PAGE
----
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2. Retrieving data as objects

The AngularFireObject is a service for manipulating and streaming object data.

The AngularFireObject service is not created by itself, but through the AngularFireDatabase service.

The guide below demonstrates how to retrieve, save, and remove data as objects.

Injecting the AngularFireDatabase service

Make sure you have bootstrapped your application for AngularFire. See the Installation guide for bootstrap setup.

AngularFireDatabase is a service which can be injected through the constructor of your Angular component or @Injectable() service.

If you've followed the earlier step "Installation and Setup" your /src/app/app.component.ts should look like below.

import { Component } from '@angular/core';
import { AngularFireDatabase } from '@angular/fire/database';
import { Observable } from 'rxjs';

@Component({
  selector: 'app-root',
  templateUrl: 'app.component.html',
  styleUrls: ['app.component.css']
})
export class AppComponent {
  items: Observable<any[]>;
  constructor(db: AngularFireDatabase) {
    this.items = db.list('items').valueChanges();
  }
}

In this section, we're going to modify the /src/app/app.component.ts to retrieve data as object.

Create an object binding

const relative = db.object('item').valueChanges();

Retrieve data

To get the object in realtime, create an object binding as a property of your component or service.

Then in your template, you can use the async pipe to unwrap the binding.

import { Component } from '@angular/core';
import { AngularFireDatabase } from '@angular/fire/database';
import { Observable } from 'rxjs';

@Component({
  selector: 'app-root',
  template: `
  <h1>{{ (item | async)?.name }}</h1>
  `,
})
export class AppComponent {
  item: Observable<any>;
  constructor(db: AngularFireDatabase) {
    this.item = db.object('item').valueChanges();
  }
}

Saving data

API Summary

The table below highlights some of the common methods on the AngularFireObject.

method
set(value: T) Replaces the current value in the database with the new value specified as the parameter. This is called a destructive update, because it deletes everything currently in place and saves the new value.
update(value: T) Updates the current value with in the database with the new value specified as the parameter. This is called a non-destructive update, because it only updates the values specified.
remove() Deletes all data present at that location. Same as calling set(null).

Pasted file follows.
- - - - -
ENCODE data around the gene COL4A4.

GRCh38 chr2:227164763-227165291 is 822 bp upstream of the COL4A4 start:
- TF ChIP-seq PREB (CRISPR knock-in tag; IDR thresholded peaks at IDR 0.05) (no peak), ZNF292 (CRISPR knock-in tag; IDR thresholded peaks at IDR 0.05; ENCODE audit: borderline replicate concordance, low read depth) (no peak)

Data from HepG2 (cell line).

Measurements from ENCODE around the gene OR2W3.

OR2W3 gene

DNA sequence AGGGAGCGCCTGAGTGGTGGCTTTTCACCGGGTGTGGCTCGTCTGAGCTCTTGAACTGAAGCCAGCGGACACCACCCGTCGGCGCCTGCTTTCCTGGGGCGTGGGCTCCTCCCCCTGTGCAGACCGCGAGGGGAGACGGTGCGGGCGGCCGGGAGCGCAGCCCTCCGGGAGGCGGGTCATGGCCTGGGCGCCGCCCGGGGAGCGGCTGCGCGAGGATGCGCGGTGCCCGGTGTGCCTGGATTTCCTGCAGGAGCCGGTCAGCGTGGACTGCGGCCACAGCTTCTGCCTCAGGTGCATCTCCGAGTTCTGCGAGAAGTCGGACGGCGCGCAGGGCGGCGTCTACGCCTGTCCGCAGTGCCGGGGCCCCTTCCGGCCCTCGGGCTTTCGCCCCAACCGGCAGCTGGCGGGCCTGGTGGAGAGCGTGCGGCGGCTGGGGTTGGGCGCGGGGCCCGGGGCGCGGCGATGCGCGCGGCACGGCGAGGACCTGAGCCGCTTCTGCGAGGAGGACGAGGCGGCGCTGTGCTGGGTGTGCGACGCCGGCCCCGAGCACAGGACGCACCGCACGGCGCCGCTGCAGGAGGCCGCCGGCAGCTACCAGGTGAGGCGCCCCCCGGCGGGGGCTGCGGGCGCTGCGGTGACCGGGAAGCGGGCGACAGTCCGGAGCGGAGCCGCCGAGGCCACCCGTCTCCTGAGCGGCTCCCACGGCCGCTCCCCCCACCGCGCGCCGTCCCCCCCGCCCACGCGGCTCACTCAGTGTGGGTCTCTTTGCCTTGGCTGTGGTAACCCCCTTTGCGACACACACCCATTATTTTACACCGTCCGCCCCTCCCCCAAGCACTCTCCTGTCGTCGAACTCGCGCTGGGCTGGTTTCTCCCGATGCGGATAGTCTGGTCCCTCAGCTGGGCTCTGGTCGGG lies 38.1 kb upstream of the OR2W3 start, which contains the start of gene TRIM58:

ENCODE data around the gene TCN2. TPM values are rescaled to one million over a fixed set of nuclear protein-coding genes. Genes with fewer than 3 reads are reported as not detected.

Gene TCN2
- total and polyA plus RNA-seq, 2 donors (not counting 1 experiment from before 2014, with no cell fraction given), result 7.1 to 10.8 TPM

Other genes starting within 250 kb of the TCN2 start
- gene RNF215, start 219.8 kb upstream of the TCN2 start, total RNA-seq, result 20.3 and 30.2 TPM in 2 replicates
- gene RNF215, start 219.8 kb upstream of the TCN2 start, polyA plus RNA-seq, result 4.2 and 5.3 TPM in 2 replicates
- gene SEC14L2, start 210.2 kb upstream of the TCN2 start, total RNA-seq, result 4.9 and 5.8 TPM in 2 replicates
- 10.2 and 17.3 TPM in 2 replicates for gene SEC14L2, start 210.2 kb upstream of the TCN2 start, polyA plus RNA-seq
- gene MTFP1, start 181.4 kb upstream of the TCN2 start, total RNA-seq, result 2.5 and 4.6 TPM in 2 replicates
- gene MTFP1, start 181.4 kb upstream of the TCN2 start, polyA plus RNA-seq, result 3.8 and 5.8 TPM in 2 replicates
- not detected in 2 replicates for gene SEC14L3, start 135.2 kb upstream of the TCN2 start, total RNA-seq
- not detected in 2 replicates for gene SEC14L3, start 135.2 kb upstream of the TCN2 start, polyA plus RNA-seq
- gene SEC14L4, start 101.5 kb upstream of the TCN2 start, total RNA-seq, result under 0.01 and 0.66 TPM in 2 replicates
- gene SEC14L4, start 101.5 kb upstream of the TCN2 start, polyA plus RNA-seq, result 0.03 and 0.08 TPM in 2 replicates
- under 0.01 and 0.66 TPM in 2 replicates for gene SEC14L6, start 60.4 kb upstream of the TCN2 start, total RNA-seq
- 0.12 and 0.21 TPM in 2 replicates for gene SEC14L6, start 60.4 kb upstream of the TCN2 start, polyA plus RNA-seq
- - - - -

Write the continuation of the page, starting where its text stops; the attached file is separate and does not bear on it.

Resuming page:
Returning promises

Each data operation method in the table above returns a promise. However, you should rarely need to use the completion promise to indicate success, because the realtime database keeps the object in sync.

The promise can be useful to chain multiple operations, catching possible errors from security rules denials, or for debugging.

const promise = db.object('item').remove();
promise
  .then(_ => console.log('success'))
  .catch(err => console.log(err, 'You dont have access!'));

Saving data

Use the set() method for destructive updates.

const itemRef = db.object('item');
itemRef.set({ name: 'new name!'});

Updating data

Use the update() method for non-destructive updates.

const itemRef = db.object('item');
itemRef.update({ age: newAge });

Only objects are allowed for updates, not primitives. This is because using an update with a primitive is the exact same as doing a .set() with a primitive.

Deleting data

Use the remove() method to remove data at the object's location.

const itemRef = db.object('item');
itemRef.remove();

Example app:

import { Component } from '@angular/core';
import { AngularFireDatabase, AngularFireObject } from '@angular/fire/database';
import { Observable } from 'rxjs';

@Component({
  selector: 'app-root',
  template: `
  <h1>{{ item | async | json }}</h1>
  <input type="text" #newname placeholder="Name" />
  <input type="text" #newsize placeholder="Size" />
  <br />
  <button (click)="save(newname.value)">Set Name</button>
  <button (click)="update(newsize.value)">Update Size</button>
  <button (click)="delete()">Delete</button>
  `,
})
export class AppComponent {
  itemRef: AngularFireObject<any>;
  item: Observable<any>;
  constructor(db: AngularFireDatabase) {
    this.itemRef = db.object('item');
    this.item = this.itemRef.valueChanges();
  }
  save(newName: string) {
    this.itemRef.set({ name: newName });
  }
  update(newSize: string) {
    this.itemRef.update({ size: newSize });
  }
  delete() {
    this.itemRef.remove();
  }
}

Retrieving the snapshot

AngularFire valueChanges() unwraps the Firebase DataSnapshot by default, but you can get the data as the original snapshot by using the snapshotChanges() option.

this.itemRef = db.object('item');
this.itemRef.snapshotChanges().subscribe(action => {
  console.log(action.type);
  console.log(action.key)
  console.log(action.payload.val())
});

Querying?

Because AngularFireObject synchronizes objects from the realtime database, sorting will have no effect for queries that are not also limited by a range. For example, when paginating you would provide a query with a sort and filter. Both the sort operation and the filter operation affect which subset of the data is returned by the query; however, because the resulting object is simply json, the sort order will not be preseved locally. Hence, for operations that require sorting, you are probably looking for a list

Next Step: Retrieving data as lists